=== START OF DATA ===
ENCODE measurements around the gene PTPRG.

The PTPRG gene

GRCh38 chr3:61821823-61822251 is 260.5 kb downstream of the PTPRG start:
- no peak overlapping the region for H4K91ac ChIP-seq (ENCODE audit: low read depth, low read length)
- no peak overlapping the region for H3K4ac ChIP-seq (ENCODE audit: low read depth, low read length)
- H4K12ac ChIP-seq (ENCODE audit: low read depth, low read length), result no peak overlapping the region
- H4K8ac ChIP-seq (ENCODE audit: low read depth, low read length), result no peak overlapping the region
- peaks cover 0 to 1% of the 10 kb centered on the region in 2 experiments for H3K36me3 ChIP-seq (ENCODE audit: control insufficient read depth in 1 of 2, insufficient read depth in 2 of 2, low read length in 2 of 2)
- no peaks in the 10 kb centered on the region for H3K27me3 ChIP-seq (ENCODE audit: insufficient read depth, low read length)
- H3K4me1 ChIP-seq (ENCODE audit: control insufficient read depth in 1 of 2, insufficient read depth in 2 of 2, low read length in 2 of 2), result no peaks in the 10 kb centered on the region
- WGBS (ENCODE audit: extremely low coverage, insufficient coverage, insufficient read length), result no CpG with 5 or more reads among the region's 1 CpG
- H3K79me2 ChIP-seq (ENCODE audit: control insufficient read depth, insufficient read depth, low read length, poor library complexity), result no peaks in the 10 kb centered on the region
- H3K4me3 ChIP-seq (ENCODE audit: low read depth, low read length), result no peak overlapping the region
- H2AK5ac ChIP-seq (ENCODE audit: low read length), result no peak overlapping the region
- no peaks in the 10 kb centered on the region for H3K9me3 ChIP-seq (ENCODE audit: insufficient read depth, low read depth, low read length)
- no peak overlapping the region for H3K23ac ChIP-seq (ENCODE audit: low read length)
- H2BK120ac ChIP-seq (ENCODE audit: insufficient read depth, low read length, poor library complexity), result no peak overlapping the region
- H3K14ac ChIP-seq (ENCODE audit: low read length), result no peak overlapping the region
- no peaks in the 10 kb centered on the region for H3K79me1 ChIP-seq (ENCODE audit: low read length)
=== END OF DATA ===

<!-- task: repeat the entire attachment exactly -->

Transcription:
ENCODE measurements around the gene PTPRG.

The PTPRG gene

GRCh38 chr3:61821823-61822251 is 260.5 kb downstream of the PTPRG start:
- no peak overlapping the region for H4K91ac ChIP-seq (ENCODE audit: low read depth, low read length)
- no peak overlapping the region for H3K4ac ChIP-seq (ENCODE audit: low read depth, low read length)
- H4K12ac ChIP-seq (ENCODE audit: low read depth, low read length), result no peak overlapping the region
- H4K8ac ChIP-seq (ENCODE audit: low read depth, low read length), result no peak overlapping the region
- peaks cover 0 to 1% of the 10 kb centered on the region in 2 experiments for H3K36me3 ChIP-seq (ENCODE audit: control insufficient read depth in 1 of 2, insufficient read depth in 2 of 2, low read length in 2 of 2)
- no peaks in the 10 kb centered on the region for H3K27me3 ChIP-seq (ENCODE audit: insufficient read depth, low read length)
- H3K4me1 ChIP-seq (ENCODE audit: control insufficient read depth in 1 of 2, insufficient read depth in 2 of 2, low read length in 2 of 2), result no peaks in the 10 kb centered on the region
- WGBS (ENCODE audit: extremely low coverage, insufficient coverage, insufficient read length), result no CpG with 5 or more reads among the region's 1 CpG
- H3K79me2 ChIP-seq (ENCODE audit: control insufficient read depth, insufficient read depth, low read length, poor library complexity), result no peaks in the 10 kb centered on the region
- H3K4me3 ChIP-seq (ENCODE audit: low read depth, low read length), result no peak overlapping the region
- H2AK5ac ChIP-seq (ENCODE audit: low read length), result no peak overlapping the region
- no peaks in the 10 kb centered on the region for H3K9me3 ChIP-seq (ENCODE audit: insufficient read depth, low read depth, low read length)
- no peak overlapping the region for H3K23ac ChIP-seq (ENCODE audit: low read length)
- H2BK120ac ChIP-seq (ENCODE audit: insufficient read depth, low read length, poor library complexity), result no peak overlapping the region
- H3K14ac ChIP-seq (ENCODE audit: low read length), result no peak overlapping the region
- no peaks in the 10 kb centered on the region for H3K79me1 ChIP-seq (ENCODE audit: low read length)